It’s the first major performing arts venue in New York City to require proof of a third vaccination.
Robert Lepage’s production design is unforgettable, and the giant machine that serves as its centerpiece is distinctive enough to seem like its own character.
At first, the opera seemed relevant to today’s re-evaluation of gender norms. But the narrative does not bear out this interpretation.
The Met’s new production of Così fan tutte stages the comic opera at a Coney Island-style amusement park circa the 1950s.
The Metropolitan Opera’s lone contemporary production this season is an adaptation of Buñuel’s 1962 film about the Spanish aristocracy, The Exterminating Angel.
If asked to choose an opera in the category of “most satisfying,” I would choose Richard Strauss’s brilliant Der Rosenkavalier (The Knight of the Rose, 1911).
When I was 14, after reading yet another biography of Verdi, I asked my mother, “Do women write operas?” She looked at me with incredulity and responded, “Never heard of any.”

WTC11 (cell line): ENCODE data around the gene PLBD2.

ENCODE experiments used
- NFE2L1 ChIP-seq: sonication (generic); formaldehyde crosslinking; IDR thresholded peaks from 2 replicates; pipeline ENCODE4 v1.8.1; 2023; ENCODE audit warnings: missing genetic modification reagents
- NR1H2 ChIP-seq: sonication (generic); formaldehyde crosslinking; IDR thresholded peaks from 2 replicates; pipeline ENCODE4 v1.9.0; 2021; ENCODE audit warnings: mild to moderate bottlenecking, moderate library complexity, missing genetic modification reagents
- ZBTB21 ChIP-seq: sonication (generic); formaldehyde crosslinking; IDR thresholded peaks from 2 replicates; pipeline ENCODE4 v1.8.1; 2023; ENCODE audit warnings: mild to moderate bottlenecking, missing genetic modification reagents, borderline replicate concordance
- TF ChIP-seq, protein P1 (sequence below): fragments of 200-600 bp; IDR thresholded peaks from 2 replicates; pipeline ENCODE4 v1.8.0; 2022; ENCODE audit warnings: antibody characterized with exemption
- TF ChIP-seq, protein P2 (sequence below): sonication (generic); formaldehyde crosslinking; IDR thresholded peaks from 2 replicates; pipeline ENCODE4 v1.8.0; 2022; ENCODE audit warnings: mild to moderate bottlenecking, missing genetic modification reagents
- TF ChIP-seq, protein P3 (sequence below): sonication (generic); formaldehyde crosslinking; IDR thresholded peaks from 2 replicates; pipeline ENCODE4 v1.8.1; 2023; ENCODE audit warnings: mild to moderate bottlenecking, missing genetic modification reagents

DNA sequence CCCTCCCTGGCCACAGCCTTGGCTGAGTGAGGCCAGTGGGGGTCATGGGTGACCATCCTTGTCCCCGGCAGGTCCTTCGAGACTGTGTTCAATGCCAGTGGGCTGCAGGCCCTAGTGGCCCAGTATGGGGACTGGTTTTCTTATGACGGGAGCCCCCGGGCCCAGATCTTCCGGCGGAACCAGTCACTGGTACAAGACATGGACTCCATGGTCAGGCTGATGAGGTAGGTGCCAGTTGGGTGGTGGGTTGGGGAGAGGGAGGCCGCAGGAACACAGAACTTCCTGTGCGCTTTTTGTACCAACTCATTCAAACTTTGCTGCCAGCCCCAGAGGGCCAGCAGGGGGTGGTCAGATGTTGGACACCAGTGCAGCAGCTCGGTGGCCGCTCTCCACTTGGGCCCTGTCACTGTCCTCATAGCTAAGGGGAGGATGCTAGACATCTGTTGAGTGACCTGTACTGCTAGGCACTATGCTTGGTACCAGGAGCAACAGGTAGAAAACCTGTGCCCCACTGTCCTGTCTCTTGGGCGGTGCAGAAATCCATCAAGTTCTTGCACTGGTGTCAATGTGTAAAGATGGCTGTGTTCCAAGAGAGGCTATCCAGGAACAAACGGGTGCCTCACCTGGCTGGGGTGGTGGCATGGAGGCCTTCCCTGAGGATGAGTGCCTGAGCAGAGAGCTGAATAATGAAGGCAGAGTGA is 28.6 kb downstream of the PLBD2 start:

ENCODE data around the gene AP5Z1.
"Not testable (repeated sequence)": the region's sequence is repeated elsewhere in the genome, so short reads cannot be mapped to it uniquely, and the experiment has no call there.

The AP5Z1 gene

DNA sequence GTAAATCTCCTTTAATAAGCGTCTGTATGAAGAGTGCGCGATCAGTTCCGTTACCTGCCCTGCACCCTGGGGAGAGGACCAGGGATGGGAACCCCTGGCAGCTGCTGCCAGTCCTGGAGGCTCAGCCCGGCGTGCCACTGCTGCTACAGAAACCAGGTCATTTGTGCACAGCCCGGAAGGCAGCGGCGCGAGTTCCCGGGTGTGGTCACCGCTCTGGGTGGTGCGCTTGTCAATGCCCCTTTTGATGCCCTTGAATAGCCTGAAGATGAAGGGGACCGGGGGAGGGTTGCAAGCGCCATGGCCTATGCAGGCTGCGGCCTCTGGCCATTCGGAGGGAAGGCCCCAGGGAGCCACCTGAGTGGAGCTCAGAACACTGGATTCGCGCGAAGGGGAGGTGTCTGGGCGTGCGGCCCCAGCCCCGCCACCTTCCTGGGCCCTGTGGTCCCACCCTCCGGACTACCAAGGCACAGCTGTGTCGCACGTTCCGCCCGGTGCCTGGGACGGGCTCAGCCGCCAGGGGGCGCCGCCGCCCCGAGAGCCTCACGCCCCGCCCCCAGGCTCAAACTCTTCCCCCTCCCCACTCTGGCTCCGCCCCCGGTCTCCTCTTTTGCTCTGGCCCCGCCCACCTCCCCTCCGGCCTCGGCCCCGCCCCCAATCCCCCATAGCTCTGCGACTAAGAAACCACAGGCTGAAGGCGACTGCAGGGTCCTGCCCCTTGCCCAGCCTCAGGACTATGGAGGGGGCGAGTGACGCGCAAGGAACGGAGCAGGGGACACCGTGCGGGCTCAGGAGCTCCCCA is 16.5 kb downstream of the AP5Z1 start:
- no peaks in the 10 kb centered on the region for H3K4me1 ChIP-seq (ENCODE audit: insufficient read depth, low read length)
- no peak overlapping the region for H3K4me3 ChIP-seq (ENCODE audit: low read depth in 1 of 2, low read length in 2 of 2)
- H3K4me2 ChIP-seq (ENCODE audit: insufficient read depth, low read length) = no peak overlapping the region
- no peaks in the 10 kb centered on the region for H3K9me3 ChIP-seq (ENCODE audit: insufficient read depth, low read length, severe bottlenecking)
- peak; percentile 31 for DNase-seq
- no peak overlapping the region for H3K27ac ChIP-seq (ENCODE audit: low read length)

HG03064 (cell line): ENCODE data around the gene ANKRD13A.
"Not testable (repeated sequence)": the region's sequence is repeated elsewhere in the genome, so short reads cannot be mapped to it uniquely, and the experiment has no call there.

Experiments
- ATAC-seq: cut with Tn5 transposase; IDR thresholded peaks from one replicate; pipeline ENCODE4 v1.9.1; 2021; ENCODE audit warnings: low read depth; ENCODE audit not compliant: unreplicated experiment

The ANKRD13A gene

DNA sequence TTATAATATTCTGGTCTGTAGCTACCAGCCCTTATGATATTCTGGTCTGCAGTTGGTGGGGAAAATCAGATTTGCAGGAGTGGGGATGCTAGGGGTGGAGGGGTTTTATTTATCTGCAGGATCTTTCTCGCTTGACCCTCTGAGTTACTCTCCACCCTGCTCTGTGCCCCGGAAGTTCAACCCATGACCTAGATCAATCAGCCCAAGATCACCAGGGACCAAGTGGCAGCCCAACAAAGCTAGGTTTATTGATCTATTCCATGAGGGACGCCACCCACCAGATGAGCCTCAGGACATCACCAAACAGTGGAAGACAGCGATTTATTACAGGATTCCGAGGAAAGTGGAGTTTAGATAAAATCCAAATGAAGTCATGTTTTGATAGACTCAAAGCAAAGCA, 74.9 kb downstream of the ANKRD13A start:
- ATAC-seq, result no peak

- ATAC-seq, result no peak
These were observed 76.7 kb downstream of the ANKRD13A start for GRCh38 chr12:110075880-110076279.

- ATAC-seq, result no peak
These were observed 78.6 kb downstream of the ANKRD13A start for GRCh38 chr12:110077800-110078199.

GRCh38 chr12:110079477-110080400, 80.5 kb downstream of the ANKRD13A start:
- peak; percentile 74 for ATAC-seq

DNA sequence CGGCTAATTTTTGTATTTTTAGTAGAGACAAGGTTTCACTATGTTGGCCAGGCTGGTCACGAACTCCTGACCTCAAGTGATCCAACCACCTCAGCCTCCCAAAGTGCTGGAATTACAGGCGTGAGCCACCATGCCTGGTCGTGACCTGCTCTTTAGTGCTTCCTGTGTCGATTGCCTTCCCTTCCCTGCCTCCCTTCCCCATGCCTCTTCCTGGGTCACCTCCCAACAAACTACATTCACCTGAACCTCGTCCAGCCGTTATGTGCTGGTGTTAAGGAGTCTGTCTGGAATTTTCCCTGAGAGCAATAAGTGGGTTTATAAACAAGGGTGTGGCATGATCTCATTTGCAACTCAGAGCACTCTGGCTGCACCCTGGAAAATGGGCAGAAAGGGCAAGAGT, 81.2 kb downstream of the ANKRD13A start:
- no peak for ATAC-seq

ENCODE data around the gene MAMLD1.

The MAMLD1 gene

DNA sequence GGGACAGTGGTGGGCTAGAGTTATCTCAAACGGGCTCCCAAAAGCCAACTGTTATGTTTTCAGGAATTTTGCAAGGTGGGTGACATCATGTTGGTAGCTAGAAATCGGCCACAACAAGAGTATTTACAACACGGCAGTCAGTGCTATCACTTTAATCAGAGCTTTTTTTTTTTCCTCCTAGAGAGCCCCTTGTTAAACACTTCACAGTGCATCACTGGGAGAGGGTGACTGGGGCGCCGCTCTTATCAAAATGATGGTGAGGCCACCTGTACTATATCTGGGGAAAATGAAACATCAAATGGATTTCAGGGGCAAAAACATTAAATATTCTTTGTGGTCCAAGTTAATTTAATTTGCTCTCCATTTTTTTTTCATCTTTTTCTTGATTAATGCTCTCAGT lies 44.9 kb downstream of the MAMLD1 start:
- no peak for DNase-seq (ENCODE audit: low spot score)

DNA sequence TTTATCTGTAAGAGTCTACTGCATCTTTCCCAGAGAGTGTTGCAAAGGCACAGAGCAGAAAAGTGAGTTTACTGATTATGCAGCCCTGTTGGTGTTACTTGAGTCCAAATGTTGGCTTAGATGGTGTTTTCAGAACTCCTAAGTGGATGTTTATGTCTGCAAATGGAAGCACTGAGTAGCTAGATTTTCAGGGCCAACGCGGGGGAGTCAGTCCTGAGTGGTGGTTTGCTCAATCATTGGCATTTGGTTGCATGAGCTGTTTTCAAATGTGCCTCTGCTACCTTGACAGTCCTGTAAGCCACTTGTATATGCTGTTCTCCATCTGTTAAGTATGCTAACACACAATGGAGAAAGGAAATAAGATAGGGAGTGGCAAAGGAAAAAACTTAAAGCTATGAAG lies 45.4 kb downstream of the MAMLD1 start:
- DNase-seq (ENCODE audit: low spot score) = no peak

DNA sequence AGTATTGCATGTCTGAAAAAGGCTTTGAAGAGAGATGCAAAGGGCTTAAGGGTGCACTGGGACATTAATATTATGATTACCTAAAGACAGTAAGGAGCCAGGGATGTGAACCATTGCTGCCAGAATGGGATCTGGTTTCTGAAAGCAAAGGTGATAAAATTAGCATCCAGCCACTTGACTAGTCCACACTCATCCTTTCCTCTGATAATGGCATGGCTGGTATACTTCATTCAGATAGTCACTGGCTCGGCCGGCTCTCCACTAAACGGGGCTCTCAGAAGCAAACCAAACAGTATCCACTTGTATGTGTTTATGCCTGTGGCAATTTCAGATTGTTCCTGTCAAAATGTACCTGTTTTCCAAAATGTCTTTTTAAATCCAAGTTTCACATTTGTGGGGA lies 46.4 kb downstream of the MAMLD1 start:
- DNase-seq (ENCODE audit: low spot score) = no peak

L’Amour de Loin, by the Finnish composer Kaija Saariaho, receives a dazzling production that sets the self-aware tale of unrequited love on a flickering sea of LED lights.
Musically and visually, the Metropolitan Opera’s first staging of Gioachino Rossini’s Guillaume Tell in over 80 years is a tremendous success.
The Met’s new production of Puccini’s Manon Lescaut, directed by Richard Eyre, takes place in a meticulously, even extravagantly realized World-War-II France, with sidewalk cafes and lots of Nazis.
Inevitably, the history of Black American opera chronicles not just perseverance and accomplishment, but also racism and exclusion.
Clouds, shadows, and other mirrors of the soul have long led protagonists into temptation in order to deliver audiences from evil.